As it stands, the United States, although a founding member of UNECE, does not apply the vehicle harmonisation agreements. Thus, UNECE Regulations are not recognised in the US and vehicles exported to the United States have to undergo type approval mandated by the Federal Government.

In the unlikely event that there is an US-EU deal agreed, what will then happen is that the US will work through the UNECE/WP.29 process, on the basis of existing agreements. Then, the regulations will be agreed between the big players - the Asian countries, including Japan and South Korea (India is only an observer), the United States and the EU, all of which will have seats at the top table. 

The UK. of course, will not have a vote, much less a seat. It is represented by the EU and, as we see, the EU votes on standards, on behalf of 27 (soon to be 28) Member States. Thus, we do not now "call the shots on [vehicle] standards" and we will not ever "call the shots", as long as we are members of the European Union. To "call the shots", we have to leave.


Richard North 19/06/2013

 EU politics: Canada paves the way 

 Wednesday 19 June 2013

Noted by Autonomous Mind and Facebook is an article with links in perfectly with my earlier pieceon the US-EU trade deal.

The article is in the Canadian Globe and Mail which tells us that the latest "Canada-EU trade deal" is threatened by infighting. This is the Comprehensive Economic and Trade Agreement (CETA), which was launched in June 2009, almost exactly four years ago.  It is still nowhere near completion, and they think the US-EU deal is going to take a mere two years?

And there I was last night, writing of the US-EU deal, "As time goes on and the talks begin to stall, optimistic stories will be replaced by tales of delays, bad feeling, and political infighting – all focused on the failure of the EU to close the deal". Now we see reported that, "Canadian trade negotiators are running up against bureaucratic infighting among European Union officials".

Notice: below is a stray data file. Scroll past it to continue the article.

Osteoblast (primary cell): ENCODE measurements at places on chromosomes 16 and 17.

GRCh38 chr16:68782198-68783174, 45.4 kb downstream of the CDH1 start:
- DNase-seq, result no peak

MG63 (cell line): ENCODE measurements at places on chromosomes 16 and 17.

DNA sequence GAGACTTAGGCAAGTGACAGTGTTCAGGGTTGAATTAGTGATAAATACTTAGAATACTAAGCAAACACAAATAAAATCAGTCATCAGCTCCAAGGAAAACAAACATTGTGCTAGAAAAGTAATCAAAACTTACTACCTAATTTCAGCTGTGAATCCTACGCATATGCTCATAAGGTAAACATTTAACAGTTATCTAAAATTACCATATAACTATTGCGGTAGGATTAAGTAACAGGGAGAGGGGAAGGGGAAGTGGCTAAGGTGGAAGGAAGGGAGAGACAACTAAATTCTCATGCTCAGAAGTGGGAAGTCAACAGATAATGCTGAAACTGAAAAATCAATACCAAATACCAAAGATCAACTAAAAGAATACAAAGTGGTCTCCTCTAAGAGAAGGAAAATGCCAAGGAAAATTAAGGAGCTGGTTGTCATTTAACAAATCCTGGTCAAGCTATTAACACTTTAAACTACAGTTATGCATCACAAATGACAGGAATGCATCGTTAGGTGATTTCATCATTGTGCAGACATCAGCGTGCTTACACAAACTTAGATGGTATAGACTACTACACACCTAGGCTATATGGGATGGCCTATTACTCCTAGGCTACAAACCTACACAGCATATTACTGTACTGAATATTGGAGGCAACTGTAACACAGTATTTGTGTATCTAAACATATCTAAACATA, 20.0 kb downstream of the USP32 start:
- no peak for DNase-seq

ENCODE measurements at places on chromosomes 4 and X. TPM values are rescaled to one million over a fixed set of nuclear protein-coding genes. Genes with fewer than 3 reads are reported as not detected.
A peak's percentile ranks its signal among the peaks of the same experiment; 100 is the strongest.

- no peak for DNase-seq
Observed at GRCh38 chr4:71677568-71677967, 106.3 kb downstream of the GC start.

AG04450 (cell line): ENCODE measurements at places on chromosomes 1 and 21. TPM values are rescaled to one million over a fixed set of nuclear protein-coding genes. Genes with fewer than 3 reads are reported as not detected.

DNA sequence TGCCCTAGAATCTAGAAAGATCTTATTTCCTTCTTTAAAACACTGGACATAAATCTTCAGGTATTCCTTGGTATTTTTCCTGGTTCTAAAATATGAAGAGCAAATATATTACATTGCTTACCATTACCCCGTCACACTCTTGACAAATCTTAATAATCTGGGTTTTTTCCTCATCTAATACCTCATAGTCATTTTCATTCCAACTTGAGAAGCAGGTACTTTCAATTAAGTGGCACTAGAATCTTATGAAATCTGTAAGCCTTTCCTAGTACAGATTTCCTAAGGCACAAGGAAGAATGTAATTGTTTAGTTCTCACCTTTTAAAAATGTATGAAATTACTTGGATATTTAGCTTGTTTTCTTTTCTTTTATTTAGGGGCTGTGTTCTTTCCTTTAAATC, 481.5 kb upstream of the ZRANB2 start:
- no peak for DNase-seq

The Globe and Mail is retailing that that Canadian prime minister might have to return home empty-handed after week-long negotiations, after EU officials backed away from earlier commitments.

In more than one instance, the Canadians feel they had locked down agreement with the Europeans on a topic, only to see that consensus unravel because directorates in the EU bureaucracy hadn't signed off on the terms. They say this has happened in negotiations over trade in services, slowing the momentum of the talks.

"The EU side seems increasingly incapable of getting its act together to close a deal", one Canadian source says. "The various competing directorates within the EU are fighting each other, which is leading to erratic moves such as backing away from earlier commitments – actions that are on the verge of bad faith. The EU has to demonstrate it's serious about cutting a deal".